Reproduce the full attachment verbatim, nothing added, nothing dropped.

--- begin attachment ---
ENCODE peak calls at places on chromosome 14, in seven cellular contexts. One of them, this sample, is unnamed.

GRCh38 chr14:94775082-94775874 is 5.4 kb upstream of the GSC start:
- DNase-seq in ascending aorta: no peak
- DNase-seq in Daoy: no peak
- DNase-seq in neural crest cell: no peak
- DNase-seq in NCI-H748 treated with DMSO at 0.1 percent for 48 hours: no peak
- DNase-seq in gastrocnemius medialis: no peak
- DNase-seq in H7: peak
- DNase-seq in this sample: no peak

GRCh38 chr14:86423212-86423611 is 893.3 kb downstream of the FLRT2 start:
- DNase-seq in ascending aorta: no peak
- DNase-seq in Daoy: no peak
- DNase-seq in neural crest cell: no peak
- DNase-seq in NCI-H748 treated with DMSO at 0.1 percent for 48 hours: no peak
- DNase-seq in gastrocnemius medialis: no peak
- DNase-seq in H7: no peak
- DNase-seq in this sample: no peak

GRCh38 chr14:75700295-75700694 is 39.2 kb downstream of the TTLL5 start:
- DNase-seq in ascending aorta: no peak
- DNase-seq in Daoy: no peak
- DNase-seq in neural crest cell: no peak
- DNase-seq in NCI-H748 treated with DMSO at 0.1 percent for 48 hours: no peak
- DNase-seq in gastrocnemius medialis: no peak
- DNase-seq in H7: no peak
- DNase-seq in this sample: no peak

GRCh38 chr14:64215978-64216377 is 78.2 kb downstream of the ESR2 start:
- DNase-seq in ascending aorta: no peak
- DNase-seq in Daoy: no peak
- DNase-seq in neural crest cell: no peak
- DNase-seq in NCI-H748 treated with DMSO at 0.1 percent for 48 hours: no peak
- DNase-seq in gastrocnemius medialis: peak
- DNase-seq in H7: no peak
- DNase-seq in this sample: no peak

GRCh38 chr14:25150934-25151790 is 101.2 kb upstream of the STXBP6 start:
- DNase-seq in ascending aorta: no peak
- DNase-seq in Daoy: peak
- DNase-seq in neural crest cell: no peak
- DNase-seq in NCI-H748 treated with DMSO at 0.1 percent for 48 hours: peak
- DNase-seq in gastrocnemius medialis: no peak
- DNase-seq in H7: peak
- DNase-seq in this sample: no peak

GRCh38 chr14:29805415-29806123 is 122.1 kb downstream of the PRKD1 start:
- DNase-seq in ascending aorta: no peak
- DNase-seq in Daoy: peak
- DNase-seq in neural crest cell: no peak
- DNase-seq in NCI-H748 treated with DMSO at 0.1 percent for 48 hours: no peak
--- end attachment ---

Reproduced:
ENCODE peak calls at places on chromosome 14, in seven cellular contexts. One of them, this sample, is unnamed.

GRCh38 chr14:94775082-94775874 is 5.4 kb upstream of the GSC start:
- DNase-seq in ascending aorta: no peak
- DNase-seq in Daoy: no peak
- DNase-seq in neural crest cell: no peak
- DNase-seq in NCI-H748 treated with DMSO at 0.1 percent for 48 hours: no peak
- DNase-seq in gastrocnemius medialis: no peak
- DNase-seq in H7: peak
- DNase-seq in this sample: no peak

GRCh38 chr14:86423212-86423611 is 893.3 kb downstream of the FLRT2 start:
- DNase-seq in ascending aorta: no peak
- DNase-seq in Daoy: no peak
- DNase-seq in neural crest cell: no peak
- DNase-seq in NCI-H748 treated with DMSO at 0.1 percent for 48 hours: no peak
- DNase-seq in gastrocnemius medialis: no peak
- DNase-seq in H7: no peak
- DNase-seq in this sample: no peak

GRCh38 chr14:75700295-75700694 is 39.2 kb downstream of the TTLL5 start:
- DNase-seq in ascending aorta: no peak
- DNase-seq in Daoy: no peak
- DNase-seq in neural crest cell: no peak
- DNase-seq in NCI-H748 treated with DMSO at 0.1 percent for 48 hours: no peak
- DNase-seq in gastrocnemius medialis: no peak
- DNase-seq in H7: no peak
- DNase-seq in this sample: no peak

GRCh38 chr14:64215978-64216377 is 78.2 kb downstream of the ESR2 start:
- DNase-seq in ascending aorta: no peak
- DNase-seq in Daoy: no peak
- DNase-seq in neural crest cell: no peak
- DNase-seq in NCI-H748 treated with DMSO at 0.1 percent for 48 hours: no peak
- DNase-seq in gastrocnemius medialis: peak
- DNase-seq in H7: no peak
- DNase-seq in this sample: no peak

GRCh38 chr14:25150934-25151790 is 101.2 kb upstream of the STXBP6 start:
- DNase-seq in ascending aorta: no peak
- DNase-seq in Daoy: peak
- DNase-seq in neural crest cell: no peak
- DNase-seq in NCI-H748 treated with DMSO at 0.1 percent for 48 hours: peak
- DNase-seq in gastrocnemius medialis: no peak
- DNase-seq in H7: peak
- DNase-seq in this sample: no peak

GRCh38 chr14:29805415-29806123 is 122.1 kb downstream of the PRKD1 start:
- DNase-seq in ascending aorta: no peak
- DNase-seq in Daoy: peak
- DNase-seq in neural crest cell: no peak
- DNase-seq in NCI-H748 treated with DMSO at 0.1 percent for 48 hours: no peak